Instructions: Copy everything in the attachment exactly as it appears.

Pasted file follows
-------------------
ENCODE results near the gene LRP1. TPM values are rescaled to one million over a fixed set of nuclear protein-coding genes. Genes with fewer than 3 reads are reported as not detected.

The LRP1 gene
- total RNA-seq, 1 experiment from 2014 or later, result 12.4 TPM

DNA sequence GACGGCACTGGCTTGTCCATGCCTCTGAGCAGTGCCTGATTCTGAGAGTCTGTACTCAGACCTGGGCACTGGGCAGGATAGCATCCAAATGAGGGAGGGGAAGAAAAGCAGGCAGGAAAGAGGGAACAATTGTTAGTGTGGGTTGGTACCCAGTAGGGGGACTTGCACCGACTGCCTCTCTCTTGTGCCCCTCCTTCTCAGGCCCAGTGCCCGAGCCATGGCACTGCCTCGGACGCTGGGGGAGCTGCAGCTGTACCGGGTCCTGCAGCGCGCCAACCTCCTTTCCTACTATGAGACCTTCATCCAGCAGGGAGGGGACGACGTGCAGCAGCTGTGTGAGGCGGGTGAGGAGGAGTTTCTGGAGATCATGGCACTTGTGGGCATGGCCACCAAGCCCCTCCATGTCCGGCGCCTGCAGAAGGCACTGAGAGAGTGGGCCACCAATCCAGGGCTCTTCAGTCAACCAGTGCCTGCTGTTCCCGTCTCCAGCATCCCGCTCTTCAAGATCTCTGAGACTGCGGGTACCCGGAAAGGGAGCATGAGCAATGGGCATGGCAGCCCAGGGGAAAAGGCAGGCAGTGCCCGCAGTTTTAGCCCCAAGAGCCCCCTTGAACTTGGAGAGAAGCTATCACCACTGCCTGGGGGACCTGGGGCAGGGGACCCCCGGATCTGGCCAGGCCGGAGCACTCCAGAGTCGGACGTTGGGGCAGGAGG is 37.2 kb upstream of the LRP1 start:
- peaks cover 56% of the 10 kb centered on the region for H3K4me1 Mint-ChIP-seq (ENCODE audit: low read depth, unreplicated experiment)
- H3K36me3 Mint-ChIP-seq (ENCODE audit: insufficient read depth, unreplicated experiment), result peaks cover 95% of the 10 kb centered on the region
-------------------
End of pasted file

ENCODE results near the gene LRP1. TPM values are rescaled to one million over a fixed set of nuclear protein-coding genes. Genes with fewer than 3 reads are reported as not detected.

The LRP1 gene
- total RNA-seq, 1 experiment from 2014 or later, result 12.4 TPM

DNA sequence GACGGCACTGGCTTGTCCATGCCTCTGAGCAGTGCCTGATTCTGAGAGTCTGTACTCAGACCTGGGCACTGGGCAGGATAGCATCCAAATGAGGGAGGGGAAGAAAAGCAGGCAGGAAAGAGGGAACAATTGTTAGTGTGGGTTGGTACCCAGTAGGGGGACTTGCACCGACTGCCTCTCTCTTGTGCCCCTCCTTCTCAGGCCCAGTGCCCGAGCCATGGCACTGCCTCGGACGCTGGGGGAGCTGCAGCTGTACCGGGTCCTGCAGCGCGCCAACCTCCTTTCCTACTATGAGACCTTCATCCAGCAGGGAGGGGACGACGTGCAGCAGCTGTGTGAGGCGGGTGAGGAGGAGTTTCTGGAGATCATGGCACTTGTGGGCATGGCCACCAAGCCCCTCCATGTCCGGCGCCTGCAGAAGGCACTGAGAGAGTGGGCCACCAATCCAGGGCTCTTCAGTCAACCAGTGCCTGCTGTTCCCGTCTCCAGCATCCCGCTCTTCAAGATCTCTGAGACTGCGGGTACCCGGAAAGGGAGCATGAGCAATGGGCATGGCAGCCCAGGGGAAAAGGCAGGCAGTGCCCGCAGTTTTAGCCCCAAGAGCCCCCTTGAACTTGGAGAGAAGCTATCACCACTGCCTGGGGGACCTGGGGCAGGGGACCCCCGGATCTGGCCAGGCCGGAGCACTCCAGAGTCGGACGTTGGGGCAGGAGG is 37.2 kb upstream of the LRP1 start:
- peaks cover 56% of the 10 kb centered on the region for H3K4me1 Mint-ChIP-seq (ENCODE audit: low read depth, unreplicated experiment)
- H3K36me3 Mint-ChIP-seq (ENCODE audit: insufficient read depth, unreplicated experiment), result peaks cover 95% of the 10 kb centered on the region